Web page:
In the future, the doctor’s bag is filled with robots, apps and artificial intelligence
In the future, the doctor’s bag is filled with robots, apps and artificial intelligence
@Esben Friis-Jensen
Fewer hands will have to treat more patients and provide more services in the future. This calls for new technological solutions across the sector – and the doctor’s toolbox, in particular, is evolving faster than ever before.

The challenges in the health sector have acted as a catalyst for one thing in particular: Conventional healthcare is facing a technological revolution, and doctors and nurses will spend far more of their time in the company of robots, artificial intelligence and data-driven devices.

One of them is the rehabilitation robot ‘Robert’, which the Aalborg company Life Science Robotics is behind. The robot both relieves the rehabilitation of paralysed blood clot and spinal cord patients, for example, and enables healthcare professionals to define the movement patterns and sequences that the person concerned must undergo.

“People have underestimated both the effect and the intensity of training in the past. That amount can often be 1-2 hours a day depending on the person, and it’s actually similar to being an elite athlete. This would be enormously exhausting for a professional to handle, but with ‘Robert’ we see that the patient takes ownership of his own rehabilitation more quickly and thus recovers faster,” explains Keld Thorsen, CEO of Life Science Robotics.

Today, around 15,000 Danes are affected by blood clots every year. It costs about DKK 2.03 billion in rehabilitation and care, according to the National Board of Health. But with robotic solutions, the bill can be halved – and often more than that.

Need medication? Here’s an app

When healthcare is combined with technology, it often results in significant breakthroughs. One of them is the healthcare software company Dawn Health, which is specialised and certified in developing software as medical devices.

Right now, the company is developing the Diabetes Journey app, which will use artificial intelligence to assist and upgrade GPs’ treatment of patients with diabetes. Through the Diabetes Journey app, healthcare professionals simply enter a range of relevant information and personal goals, after which the software provides recommendations for treatment.

“To understand the app structure, imagine an inverted bonsai tree. The more layers of data the doctor goes through about, for example, medical complications, financial challenges, heart disease or intolerance, the treatment becomes more and more personalised and sophisticated using our decision support software called Bonzai,” says Daniel Gewecke Daugaard, CEO of Dawn Health.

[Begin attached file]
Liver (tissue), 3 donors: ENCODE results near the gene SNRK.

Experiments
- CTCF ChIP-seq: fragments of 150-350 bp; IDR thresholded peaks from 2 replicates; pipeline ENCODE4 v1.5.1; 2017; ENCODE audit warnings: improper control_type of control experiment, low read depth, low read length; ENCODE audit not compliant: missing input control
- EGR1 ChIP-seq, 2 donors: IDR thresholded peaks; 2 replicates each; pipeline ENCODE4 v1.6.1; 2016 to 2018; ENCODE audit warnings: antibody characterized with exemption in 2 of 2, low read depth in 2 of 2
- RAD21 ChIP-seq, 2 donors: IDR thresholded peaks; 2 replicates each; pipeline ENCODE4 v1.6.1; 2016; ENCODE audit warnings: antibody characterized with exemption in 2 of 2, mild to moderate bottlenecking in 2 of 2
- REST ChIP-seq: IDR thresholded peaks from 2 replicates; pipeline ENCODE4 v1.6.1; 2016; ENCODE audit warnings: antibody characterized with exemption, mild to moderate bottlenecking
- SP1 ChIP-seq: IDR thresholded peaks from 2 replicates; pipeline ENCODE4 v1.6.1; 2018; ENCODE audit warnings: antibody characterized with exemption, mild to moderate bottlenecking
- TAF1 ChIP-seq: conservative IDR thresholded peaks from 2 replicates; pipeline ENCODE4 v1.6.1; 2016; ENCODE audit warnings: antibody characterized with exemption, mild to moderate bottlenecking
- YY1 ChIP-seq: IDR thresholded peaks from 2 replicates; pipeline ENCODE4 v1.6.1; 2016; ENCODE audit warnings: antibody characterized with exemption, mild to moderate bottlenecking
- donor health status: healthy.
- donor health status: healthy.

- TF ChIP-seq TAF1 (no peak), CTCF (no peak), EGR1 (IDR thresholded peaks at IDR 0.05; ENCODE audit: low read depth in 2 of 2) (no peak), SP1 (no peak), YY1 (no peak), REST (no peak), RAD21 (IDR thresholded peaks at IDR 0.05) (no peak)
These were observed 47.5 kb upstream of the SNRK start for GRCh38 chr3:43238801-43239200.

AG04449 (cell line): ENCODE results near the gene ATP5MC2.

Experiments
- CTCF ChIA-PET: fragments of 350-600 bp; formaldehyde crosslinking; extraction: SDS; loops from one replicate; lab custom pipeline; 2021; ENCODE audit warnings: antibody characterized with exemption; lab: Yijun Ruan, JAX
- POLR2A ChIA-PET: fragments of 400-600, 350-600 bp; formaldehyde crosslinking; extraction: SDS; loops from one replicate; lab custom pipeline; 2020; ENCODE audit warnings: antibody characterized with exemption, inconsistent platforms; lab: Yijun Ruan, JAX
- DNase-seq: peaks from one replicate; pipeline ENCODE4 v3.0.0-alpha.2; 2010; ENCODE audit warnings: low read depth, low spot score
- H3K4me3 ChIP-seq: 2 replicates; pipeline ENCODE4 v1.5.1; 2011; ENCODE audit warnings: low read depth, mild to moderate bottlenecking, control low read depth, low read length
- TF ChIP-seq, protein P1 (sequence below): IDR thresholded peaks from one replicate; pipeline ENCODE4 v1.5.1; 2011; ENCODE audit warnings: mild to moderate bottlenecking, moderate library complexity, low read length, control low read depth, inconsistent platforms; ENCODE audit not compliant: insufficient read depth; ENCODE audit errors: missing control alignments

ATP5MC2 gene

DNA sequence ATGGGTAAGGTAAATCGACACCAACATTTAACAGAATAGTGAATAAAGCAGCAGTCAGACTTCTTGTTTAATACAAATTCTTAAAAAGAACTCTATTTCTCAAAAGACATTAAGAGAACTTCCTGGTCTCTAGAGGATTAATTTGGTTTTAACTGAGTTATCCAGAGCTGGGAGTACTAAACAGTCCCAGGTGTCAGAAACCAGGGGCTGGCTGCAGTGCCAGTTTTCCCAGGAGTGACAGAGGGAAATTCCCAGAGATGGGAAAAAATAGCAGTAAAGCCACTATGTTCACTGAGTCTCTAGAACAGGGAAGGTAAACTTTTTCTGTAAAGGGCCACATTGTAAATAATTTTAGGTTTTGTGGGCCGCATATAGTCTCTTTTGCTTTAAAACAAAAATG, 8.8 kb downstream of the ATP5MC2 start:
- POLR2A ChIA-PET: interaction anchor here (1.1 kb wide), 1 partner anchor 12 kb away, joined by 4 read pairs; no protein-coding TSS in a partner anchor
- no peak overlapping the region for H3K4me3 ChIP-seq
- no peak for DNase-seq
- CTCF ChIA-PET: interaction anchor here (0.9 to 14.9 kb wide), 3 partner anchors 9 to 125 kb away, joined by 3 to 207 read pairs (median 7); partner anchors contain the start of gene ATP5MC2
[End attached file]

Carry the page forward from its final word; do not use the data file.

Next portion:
Worldwide, approximately 463 million adults (20-79 years) live with the disorder. By 2045, that figure will have risen to 700 million, and in most places today it is already a truly widespread disease.

“I am convinced that software as medical device (SaMD) will become a megatrend. The decision will still be made by the doctor, but we will see more and more digital solutions supporting and upgrading complex treatment processes in particular,” says the entrepreneur.

The right diagnosis in a split second

Danish startup Corti is behind a sound-based artificial intelligence engine that supports healthcare professionals during patient consultations at emergency centres. The AI-powered software listens in on calls, writes notes, searches databases and compares symptom descriptions.

“As patients, we often expect a perfect diagnosis right away, but an early diagnosis will inevitably be influenced by judgements and estimates. This is where artificial intelligence can step in and listen in on patient consultations, find patterns, write medical records and support healthcare professionals in their assessments – and ultimately help save lives, as we have seen with emergency response,” says Andreas Cleve, CEO and co-founder of Corti.

Through research, Corti has developed an AI engine that analyses patterns in a patient’s voice and breathing and can reduce the number of undetected cardiac arrests by more than 50 percent.

Eventually, the people behind it hope to become an integral part of the healthcare professional’s toolkit.

“The dream is to be able to help much earlier in a course of treatment – before symptoms become acute. With Corti, we want to get to a place where artificial intelligence can help predict, for example, the risk of a patient developing an acute illness, as soon as the patient visits general practice, rather than only being able to help once the damage has been done and the emergency services are called out. We assist our customers in more than 25 million patient consultations every year, but we hope to cover up to 100 million consultations within a few years,” says the entrepreneur.


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